SpaceBit is a private company in Britain that develops space robotics technology. It was formed in 2014 by its founder and Chief Executive Officer, Pavlo Tanasyuk. The firm resides in London at the present moment.
The firm obtained funds from a few other private entities to begin its mission of launching private sector robots into space.
The firm focuses on developing robots for lunar and planetary missions.
Spacebit’s Significance to the UK
The core idea with Spacebit is that the United Kingdom seeks to enter the space era by starting with a simple rover. It will start with robot that is a bit under 2.4 pounds that will find itself on the Peregrine moon lander.
But what is the Peregrine Lander and what does it mean to Spacebit?
It is another vehicle designed to deploy objects to the lunar region. The creators of the Peregrine Lander (Astrobotic) note that one can use the space vehicle to deploy payloads as necessary.
Spacebit will send its legged rover on the Peregrine Lander in mid 2021. It will be a compelling adventure for Spacebit as it leads the way with its partners in commercial space discovery for United Kingdom.
The rover will send compelling visuals and other information to Spacebit over the course of its mission.
The firm seeks to obtain success with this initial mission before deploying more small robots to obtain more information about the lunar terrain.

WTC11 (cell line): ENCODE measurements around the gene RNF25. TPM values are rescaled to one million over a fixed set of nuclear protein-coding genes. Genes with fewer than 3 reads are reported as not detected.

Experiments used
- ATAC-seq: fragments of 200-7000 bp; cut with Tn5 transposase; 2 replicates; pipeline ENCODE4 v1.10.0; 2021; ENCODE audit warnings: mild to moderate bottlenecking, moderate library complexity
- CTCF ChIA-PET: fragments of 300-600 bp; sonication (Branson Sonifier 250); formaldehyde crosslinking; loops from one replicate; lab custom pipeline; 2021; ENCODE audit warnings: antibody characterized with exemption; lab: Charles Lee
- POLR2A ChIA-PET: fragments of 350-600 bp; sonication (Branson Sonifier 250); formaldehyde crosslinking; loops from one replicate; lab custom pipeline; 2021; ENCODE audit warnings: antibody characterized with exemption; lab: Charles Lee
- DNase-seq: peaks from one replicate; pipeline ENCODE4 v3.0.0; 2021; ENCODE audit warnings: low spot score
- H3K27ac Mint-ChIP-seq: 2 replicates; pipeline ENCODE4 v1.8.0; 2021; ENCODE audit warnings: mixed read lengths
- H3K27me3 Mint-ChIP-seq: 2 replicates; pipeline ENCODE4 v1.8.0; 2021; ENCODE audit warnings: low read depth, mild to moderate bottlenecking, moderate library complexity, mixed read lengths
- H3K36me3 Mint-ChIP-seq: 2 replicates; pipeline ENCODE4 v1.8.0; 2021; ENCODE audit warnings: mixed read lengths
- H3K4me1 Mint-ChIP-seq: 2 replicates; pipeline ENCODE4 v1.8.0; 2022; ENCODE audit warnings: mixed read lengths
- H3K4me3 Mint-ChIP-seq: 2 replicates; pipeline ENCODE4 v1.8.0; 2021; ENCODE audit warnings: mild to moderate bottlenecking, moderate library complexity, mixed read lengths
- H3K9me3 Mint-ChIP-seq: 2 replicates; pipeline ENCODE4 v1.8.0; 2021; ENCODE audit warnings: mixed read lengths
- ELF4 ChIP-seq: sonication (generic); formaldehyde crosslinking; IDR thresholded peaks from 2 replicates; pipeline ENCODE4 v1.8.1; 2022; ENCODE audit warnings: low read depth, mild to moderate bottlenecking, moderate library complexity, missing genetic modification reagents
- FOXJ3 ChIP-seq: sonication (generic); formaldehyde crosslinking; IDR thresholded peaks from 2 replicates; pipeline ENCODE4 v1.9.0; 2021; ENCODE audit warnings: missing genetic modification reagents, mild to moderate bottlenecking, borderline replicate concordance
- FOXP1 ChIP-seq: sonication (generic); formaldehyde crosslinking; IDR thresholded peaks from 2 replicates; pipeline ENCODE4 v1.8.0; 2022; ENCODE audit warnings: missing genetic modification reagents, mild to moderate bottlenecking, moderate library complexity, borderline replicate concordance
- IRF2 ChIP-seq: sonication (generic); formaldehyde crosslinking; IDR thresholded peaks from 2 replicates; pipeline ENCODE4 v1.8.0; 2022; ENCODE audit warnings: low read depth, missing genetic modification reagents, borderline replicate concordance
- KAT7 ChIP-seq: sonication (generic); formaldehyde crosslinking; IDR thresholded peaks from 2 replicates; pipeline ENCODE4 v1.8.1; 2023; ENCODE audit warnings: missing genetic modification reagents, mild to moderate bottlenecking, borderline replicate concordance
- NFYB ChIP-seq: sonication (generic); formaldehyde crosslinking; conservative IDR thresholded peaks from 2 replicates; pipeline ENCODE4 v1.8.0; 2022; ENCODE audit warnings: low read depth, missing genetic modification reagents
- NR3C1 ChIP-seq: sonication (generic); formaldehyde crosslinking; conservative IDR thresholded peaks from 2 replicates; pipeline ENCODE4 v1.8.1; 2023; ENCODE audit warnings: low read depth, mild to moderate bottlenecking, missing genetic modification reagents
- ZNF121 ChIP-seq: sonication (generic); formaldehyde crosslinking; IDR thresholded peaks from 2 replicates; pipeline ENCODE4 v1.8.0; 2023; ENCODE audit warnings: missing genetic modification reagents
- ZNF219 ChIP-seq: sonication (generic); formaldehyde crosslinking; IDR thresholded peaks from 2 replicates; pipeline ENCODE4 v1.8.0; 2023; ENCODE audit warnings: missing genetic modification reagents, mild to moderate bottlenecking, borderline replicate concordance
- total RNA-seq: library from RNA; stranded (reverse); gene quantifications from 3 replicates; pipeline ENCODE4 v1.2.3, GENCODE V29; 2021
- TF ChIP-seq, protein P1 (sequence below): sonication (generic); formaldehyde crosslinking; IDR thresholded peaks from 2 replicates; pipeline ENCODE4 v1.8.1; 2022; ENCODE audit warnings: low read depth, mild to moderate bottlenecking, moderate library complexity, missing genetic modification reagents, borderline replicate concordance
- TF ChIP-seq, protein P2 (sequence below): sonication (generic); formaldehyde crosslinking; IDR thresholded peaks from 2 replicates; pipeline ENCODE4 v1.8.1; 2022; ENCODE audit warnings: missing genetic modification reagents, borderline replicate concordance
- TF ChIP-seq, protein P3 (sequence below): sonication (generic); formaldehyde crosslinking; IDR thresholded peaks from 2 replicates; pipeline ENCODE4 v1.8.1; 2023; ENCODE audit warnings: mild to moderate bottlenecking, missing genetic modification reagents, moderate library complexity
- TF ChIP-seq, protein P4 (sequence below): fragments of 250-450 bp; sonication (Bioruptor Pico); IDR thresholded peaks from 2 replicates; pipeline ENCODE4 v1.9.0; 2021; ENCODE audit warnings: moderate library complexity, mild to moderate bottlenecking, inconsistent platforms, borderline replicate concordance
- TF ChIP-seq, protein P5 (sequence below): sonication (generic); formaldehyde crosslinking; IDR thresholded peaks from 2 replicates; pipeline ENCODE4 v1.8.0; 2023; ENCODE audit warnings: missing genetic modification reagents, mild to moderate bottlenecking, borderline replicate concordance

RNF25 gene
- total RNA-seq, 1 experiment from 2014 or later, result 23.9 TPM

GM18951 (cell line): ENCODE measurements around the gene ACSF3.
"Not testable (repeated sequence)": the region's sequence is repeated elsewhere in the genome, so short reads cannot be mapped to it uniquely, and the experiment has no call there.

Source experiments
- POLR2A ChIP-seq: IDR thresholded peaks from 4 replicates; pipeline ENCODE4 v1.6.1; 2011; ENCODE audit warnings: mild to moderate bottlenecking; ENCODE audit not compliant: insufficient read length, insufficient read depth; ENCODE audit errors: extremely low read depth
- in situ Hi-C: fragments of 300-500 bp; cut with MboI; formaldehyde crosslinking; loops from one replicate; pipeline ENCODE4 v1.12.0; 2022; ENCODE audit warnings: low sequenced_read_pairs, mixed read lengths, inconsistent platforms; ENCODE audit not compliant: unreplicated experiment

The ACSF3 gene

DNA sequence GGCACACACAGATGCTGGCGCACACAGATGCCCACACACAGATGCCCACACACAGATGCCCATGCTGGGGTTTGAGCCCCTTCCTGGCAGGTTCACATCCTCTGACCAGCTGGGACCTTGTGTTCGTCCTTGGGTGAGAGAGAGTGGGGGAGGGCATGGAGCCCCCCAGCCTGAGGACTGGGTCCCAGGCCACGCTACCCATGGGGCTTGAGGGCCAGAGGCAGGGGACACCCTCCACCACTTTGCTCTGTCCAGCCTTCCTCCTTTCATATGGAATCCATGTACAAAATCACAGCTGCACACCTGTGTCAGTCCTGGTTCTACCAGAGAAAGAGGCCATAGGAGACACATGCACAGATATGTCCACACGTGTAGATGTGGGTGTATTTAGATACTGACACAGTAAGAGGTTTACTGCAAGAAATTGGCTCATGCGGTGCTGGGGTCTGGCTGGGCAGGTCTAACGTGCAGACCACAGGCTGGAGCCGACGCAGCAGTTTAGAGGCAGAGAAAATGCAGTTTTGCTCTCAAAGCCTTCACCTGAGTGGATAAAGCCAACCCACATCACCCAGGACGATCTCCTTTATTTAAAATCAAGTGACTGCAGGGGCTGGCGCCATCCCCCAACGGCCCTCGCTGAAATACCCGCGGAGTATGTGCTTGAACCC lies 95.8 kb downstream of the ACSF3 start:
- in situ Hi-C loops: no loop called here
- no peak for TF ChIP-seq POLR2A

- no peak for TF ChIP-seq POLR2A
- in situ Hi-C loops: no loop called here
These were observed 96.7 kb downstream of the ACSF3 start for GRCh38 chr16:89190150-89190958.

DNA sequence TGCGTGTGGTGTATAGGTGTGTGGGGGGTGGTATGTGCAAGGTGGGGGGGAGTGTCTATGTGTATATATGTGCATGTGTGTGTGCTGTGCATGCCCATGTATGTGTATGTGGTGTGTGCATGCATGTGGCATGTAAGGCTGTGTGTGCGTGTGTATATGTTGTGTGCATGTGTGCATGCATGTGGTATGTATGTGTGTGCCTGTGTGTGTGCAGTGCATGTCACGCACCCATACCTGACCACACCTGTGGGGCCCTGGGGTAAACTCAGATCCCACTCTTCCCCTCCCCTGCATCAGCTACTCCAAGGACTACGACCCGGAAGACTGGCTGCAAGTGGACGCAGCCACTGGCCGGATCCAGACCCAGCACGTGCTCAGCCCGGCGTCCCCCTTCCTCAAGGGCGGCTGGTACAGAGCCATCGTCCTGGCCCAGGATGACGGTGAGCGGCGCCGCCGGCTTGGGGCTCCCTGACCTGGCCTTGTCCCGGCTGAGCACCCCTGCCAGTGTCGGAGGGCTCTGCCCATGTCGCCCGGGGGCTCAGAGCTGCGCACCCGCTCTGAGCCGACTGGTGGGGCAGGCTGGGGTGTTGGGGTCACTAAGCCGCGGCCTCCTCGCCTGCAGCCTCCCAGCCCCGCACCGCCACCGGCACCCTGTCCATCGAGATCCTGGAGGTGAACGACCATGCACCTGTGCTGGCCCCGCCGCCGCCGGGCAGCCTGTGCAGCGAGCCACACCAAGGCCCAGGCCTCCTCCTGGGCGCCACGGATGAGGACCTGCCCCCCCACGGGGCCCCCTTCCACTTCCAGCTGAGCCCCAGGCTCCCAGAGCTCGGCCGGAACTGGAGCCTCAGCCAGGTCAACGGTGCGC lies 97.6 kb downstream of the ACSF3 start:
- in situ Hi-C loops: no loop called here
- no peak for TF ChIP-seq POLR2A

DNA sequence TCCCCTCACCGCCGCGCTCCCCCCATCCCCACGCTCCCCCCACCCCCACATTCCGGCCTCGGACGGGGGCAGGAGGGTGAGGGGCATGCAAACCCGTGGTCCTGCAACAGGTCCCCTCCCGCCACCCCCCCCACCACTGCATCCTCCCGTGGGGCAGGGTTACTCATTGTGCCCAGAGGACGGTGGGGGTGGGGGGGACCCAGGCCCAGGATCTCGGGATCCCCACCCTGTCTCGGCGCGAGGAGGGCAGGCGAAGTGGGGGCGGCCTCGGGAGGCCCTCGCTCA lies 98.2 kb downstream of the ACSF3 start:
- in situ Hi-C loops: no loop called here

Spacebit and Luna Lava Tubes
Spacebit seeks to find more information about lunar lava tubes and their potential for future human habitation.
That’s right, it could be feasible for later human habitation!
These lava tubes are tunnels that can range over 800 ft (in diameter) and may be found under over 100 ft over basalt.
They’re compelling because they provide shelter from the dangers of the cosmos. These dangers can include ejecta, and harmful rays that can adversely impact human beings.
Spacebit and other companies find these tunnels intriguing because they could provide stability for long-term stays on the Moon.
Spacebit and Difficult Robotic Moon Landings
It’s not easy to land a robot on the moon. Spacebit’s walking rover, Asagumo, and its successful landing will serve as a historic feat for the United Kingdom.
Several countries, including India, and Israel, have both tried to land robots on the moon but have flown away unsuccessfully.
It likely won’t be the last time that these nations attempt to land their respective robots on the moon so continued enthusiasm to do so brings about massive value to humanity.
Its hard to land on the moon because of communication, timing, and the need for excellence in all aspects of the operation. Faulty data transmission and other related issues can end missions quickly and result in expensive failures. That is why more companies that seek conduct missions and improve efficiencies can be quite beneficial in the long run.
The firm aims to launch several Asagumo onto the Lunar surface by 2023.